I have been offline for a few days while I was general contracting in Floyd. Things are really beginning to take shape and enough other people are involved that the project is beginning to take on a life of its own.
The four modules of our new home are being built bon a factory floor in Rocky Mount, VA. They have progressed to the point where electrical wiring is being installed. One of the nicest parts of having our home built in this way is that we are welcome to visit the Southern Heritage Homes factory and see what is happening.
It is slightly disorienting to stand in one room and look through a doorway to the adjacent room which is a separate module ten feet away. After a few minutes this feeling fades in the excitement of seeing our drawings come to life around us.
The house will be ready to load on trailers for the trek to our home site in about four weeks. That puts the pressure on me to have the foundation ready for its arrival.
We have already widened the half-mile-long unpaved road off the main highway so the house modules can be safely hauled to the home site. The garage/workshop is under construction by a separate contractor and the house foundation has been excavated.
The purpose of this trip to Floyd was to get the permits for constructing the house and to make final arrangements with the contractor who will be pouring the foundation next week. At this point all is well and the foundation should be done and sealed in the next two weeks.
A last few trees are being removed to provide more space around the house. I was standing where the living room will be and I noticed that these trees could fall on the house in a storm. After losing a roof to a falling tree in hurricane Isabel, we don’t look at trees in the same way as we used to. We enjoy them, but at a safe distance! Our new house is located in a clearing in the woods – a big clearing.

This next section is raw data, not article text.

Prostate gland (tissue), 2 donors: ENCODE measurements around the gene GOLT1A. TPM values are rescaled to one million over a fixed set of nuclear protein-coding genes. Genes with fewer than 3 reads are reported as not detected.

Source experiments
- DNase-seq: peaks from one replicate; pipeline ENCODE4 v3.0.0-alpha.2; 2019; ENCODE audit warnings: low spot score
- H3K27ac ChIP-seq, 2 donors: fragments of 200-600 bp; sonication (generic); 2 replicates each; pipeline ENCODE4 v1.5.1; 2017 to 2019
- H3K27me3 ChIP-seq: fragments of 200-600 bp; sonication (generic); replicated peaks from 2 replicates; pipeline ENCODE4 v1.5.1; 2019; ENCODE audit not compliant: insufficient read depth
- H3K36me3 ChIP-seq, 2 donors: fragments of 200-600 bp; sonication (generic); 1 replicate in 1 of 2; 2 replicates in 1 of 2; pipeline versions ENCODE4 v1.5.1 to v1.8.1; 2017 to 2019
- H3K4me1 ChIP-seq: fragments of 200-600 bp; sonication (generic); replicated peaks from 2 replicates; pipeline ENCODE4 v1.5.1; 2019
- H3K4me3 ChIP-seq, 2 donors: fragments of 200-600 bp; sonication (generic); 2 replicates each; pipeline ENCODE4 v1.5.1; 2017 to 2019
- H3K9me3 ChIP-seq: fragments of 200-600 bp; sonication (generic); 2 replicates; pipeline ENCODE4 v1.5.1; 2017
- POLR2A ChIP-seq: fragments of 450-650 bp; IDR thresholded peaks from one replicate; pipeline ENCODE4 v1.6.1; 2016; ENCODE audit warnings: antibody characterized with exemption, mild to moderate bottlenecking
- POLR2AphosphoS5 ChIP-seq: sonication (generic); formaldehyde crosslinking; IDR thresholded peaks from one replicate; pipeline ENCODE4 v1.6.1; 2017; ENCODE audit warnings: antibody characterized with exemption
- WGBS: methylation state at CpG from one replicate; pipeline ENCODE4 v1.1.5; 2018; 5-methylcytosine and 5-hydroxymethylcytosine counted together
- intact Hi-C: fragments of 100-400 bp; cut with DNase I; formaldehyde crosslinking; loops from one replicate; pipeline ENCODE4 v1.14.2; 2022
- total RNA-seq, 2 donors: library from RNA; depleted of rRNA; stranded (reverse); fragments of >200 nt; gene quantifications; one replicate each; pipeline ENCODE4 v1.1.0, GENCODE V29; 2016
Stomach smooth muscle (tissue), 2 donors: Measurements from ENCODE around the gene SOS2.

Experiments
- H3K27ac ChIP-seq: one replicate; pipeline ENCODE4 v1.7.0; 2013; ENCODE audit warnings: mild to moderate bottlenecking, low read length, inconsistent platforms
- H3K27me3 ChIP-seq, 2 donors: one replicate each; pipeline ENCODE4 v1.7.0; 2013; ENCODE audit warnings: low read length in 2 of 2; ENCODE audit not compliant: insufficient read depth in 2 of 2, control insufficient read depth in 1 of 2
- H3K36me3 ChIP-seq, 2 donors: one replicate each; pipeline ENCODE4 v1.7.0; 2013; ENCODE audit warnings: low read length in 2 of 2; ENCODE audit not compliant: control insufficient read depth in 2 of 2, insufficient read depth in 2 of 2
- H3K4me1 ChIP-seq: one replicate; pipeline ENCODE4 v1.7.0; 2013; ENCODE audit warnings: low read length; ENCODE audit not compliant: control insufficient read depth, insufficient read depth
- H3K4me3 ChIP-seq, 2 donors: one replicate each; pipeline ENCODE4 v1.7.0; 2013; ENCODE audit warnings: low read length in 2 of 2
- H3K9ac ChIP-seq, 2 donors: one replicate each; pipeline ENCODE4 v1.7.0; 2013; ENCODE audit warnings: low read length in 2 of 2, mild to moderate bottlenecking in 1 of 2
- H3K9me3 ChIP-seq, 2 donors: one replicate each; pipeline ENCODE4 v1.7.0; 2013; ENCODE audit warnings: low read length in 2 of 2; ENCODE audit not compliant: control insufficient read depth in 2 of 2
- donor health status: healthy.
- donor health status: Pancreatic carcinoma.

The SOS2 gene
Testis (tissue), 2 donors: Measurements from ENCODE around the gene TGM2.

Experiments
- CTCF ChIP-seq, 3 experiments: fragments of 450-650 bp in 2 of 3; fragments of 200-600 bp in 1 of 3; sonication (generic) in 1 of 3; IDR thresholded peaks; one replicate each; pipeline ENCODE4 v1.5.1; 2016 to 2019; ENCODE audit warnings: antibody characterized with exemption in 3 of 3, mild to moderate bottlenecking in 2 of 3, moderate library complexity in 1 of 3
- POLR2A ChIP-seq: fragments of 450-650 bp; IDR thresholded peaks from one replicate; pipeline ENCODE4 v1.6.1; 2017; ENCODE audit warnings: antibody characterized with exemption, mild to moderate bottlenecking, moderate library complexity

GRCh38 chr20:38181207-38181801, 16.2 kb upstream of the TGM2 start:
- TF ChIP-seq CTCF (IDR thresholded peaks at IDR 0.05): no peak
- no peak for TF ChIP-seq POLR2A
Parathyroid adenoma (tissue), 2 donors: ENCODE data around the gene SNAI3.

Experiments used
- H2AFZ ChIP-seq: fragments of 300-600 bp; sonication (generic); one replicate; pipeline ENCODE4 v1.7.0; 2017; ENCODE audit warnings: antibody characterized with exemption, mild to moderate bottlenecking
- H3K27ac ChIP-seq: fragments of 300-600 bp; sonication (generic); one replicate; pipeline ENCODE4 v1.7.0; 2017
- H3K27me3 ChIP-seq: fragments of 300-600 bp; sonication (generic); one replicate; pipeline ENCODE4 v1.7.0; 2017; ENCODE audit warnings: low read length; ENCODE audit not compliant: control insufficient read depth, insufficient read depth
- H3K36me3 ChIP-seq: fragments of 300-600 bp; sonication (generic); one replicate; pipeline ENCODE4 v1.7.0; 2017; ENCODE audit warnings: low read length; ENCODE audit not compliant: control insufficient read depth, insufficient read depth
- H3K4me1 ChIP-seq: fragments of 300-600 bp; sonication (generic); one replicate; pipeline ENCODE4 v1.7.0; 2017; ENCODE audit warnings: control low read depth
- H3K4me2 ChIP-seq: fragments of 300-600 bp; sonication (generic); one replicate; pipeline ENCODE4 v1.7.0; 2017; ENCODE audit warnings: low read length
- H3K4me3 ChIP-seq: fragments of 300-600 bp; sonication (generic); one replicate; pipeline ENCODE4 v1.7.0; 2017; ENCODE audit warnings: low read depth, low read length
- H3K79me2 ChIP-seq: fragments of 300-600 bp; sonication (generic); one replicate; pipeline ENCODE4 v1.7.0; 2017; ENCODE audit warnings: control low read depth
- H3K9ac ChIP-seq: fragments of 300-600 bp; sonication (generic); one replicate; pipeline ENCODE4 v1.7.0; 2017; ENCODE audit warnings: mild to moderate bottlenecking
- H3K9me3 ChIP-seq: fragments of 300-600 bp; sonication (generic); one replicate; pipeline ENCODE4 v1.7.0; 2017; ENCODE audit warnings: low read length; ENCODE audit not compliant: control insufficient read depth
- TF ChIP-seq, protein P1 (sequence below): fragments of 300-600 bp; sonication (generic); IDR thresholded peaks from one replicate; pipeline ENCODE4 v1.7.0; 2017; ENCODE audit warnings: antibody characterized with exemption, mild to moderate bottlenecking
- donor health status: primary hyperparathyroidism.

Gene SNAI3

For the next few weeks our clearing in the woods will be alive with activity. We have the permits posted and a porta-potty installed, so it already looks like a first-class operation.
I ordered a modern wood stove by Dutchwest to make use of the abundant hardwood available in this area. It is a free-standing unit with 100% outside air supply and a sealed combustion chamber so it actually heats the home without sucking room air up the chimney. This makes them far more efficient and provides more uniform heating.
Fireplaces and older wood stoves have the unfortunate problem that they create a vacuum as they burn so that cold outside air is drawn in through every door and window. The hotter the fire burns, the more cold air is drawn into the house. The net result is that the family spends their time in front of the fire, because this is the only way to stay warm.